An analysis of last week’s news coverage reveals the allure and potential for sensationalism in stories about young people who commit violent crime. According to the Project for Excellence in Journalism, three separate incidents–Asa Coon’s shooting at SuccessTech Academy, the capture of a teen’s weapons cache in Pennsylvania and the rampage by a 20-year-old sheriff’s deputy in Wisconsin–garnered 8 percent of total news coverage for the week, making them, collectively, the number-two story behind the 2008 presidential campaign. The Coon shooting on its own accounted for 4 percent of coverage, placing it in the number-five spot.
According to the PEJ analysis,
all three incidents primarily involved young people, many of high school age. For all the attention the stories generated, each was largely a two-day event that then moved quickly off the media radar screen. And cable news again demonstrated its attraction to such breaking-news disasters beyond that of other media. It devoted a combined 14% of its time to the three stories, 7% to the Cleveland school case, 3% to the arrest of the 14-year-old from Plymouth Meeting PA, and 4% to the Wisconsin shooting.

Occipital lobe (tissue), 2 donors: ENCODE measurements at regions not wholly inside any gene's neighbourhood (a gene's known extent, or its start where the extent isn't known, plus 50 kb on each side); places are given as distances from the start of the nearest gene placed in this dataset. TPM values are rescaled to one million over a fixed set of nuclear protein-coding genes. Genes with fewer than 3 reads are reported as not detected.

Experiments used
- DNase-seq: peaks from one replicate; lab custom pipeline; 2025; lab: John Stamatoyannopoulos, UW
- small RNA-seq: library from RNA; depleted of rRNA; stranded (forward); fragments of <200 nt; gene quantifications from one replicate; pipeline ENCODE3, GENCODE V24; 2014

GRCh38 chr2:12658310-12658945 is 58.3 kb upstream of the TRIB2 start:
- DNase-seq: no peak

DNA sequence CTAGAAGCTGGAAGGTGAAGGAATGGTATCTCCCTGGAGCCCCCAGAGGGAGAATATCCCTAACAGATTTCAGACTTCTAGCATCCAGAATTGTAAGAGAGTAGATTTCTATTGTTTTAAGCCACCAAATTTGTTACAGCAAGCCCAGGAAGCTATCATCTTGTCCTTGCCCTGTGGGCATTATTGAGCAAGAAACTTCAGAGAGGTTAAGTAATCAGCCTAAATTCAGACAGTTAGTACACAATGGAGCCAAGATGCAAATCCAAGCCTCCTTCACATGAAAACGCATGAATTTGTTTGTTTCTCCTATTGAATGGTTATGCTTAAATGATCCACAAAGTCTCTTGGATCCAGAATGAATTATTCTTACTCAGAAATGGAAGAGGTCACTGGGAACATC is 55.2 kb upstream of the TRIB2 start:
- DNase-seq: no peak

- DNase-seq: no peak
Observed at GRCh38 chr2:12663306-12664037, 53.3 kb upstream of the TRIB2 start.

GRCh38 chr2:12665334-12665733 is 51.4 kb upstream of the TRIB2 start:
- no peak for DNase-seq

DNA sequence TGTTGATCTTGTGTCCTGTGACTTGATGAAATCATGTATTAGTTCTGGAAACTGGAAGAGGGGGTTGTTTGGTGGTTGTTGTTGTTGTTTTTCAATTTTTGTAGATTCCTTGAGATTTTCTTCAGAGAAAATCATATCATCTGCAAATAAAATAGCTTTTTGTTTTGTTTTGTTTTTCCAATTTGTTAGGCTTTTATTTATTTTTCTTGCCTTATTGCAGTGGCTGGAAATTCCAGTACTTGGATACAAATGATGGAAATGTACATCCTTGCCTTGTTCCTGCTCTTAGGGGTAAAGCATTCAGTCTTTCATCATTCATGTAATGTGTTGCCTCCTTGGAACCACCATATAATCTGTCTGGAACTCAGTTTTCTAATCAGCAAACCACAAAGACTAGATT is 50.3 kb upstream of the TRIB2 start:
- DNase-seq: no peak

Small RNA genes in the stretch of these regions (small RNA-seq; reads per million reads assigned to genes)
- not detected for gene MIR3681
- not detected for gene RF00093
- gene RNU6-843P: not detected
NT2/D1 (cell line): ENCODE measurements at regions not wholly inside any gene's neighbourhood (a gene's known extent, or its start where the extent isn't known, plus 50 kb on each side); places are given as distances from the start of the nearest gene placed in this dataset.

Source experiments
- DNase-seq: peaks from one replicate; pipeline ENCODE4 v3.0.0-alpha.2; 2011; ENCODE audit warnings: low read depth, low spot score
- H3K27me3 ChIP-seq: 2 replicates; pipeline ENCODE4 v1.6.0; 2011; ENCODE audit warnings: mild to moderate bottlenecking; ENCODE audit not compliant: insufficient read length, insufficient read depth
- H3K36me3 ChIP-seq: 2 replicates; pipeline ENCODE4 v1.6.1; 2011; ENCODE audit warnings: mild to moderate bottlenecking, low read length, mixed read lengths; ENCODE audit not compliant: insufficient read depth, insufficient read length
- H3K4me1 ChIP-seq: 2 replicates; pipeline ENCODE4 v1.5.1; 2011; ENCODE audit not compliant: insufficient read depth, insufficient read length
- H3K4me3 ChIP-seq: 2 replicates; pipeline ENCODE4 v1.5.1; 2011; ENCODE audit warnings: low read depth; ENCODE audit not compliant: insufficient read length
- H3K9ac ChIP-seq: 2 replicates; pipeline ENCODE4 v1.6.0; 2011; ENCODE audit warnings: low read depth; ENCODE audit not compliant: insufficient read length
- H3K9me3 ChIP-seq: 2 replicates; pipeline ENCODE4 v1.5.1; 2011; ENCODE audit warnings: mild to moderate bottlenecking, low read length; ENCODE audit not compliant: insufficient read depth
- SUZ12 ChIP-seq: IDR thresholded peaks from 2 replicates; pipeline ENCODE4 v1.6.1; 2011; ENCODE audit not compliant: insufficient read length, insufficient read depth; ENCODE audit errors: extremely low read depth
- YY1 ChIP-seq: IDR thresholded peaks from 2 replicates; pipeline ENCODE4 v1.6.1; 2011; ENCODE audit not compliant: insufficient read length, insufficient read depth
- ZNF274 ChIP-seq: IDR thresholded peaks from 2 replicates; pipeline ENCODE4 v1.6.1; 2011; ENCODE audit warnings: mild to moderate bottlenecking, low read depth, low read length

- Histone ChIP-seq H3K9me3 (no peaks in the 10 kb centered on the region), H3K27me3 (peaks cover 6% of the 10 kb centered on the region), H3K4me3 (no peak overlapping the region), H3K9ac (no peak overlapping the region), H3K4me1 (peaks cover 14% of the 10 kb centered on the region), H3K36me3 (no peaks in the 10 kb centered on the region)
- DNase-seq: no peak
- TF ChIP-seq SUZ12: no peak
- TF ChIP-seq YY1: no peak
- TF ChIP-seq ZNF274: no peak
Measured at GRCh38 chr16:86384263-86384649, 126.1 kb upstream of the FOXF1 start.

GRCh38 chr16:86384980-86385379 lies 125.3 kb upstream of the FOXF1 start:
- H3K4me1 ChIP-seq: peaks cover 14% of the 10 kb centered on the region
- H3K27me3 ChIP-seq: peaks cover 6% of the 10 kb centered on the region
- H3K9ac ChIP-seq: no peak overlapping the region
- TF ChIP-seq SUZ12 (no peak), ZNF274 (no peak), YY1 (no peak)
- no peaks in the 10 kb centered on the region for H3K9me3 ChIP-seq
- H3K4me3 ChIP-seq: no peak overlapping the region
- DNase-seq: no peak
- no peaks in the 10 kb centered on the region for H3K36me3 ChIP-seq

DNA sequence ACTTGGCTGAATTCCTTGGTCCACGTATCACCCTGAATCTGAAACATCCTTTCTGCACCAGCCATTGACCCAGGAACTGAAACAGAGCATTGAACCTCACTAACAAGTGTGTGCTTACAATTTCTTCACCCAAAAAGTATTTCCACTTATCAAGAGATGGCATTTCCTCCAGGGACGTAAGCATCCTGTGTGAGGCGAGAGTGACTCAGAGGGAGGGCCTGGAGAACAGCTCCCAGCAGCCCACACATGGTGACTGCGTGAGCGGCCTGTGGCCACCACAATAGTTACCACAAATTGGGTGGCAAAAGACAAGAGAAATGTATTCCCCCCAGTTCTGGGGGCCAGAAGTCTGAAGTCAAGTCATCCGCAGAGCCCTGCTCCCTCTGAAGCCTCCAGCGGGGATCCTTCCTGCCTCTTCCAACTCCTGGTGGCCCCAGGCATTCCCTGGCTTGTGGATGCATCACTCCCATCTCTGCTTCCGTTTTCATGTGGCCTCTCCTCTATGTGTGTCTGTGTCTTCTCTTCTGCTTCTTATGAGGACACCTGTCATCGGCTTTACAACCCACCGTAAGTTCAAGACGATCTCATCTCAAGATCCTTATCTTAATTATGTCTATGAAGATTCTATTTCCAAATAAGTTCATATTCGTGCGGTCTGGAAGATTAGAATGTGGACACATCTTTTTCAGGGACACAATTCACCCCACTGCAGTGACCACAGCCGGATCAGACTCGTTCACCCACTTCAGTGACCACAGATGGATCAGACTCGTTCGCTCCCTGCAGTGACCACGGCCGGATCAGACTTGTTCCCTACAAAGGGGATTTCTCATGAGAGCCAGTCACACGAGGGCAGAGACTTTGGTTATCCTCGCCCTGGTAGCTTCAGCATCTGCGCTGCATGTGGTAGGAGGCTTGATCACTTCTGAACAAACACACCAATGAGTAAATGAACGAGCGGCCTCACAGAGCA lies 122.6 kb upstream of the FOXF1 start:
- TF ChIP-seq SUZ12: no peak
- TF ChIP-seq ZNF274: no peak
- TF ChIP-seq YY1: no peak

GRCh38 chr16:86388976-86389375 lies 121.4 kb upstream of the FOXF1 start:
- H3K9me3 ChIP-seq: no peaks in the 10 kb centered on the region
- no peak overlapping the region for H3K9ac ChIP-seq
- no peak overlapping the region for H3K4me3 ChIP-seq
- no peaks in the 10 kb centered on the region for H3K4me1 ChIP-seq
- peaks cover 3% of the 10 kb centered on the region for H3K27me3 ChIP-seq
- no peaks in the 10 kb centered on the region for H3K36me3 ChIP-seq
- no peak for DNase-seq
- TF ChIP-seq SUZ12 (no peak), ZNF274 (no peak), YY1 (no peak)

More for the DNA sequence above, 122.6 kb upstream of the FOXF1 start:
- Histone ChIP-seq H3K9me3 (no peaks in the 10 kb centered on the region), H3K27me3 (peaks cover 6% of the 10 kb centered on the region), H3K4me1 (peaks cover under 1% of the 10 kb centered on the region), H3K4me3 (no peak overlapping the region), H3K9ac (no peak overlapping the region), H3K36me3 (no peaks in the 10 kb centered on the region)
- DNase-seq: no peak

Once the facts of the cases were out, the media quickly began to search for motive, to try to make sense of the senseless.
Bear in mind that this analysis compiles data from the five major media sectors: newspapers, websites, network and cable TV and radio. When you break out by sector, the results vary a bit (the Coon shooting got more minutes on network TV, for example, than the Iraq War). But no matter which sector or combination of sectors you examine, it’s clear that media machers place a lot of stock in stories about violent crime–particularly when there’s a young perpetrator looking down the barrel of a gun.
I don’t mean to make light of the incidents. They’re serious, to be sure, and each of them certainly merits attention and concern. I, too, was drawn to the stories when they broke and struggled to assign motive in each case. The point, I think, is not to ignore them but rather to put them in proper perspective. The media’s outsize fixation on lurid cases distorts public understanding, leaving casual news consumers with the impression that (a) violent crime among young people is on the rise (it’s not), and (b) the problem can be solved if we figure out how to deal with this particular set of “young killers.” In order to look at the whole picture, the media need a much wider lens.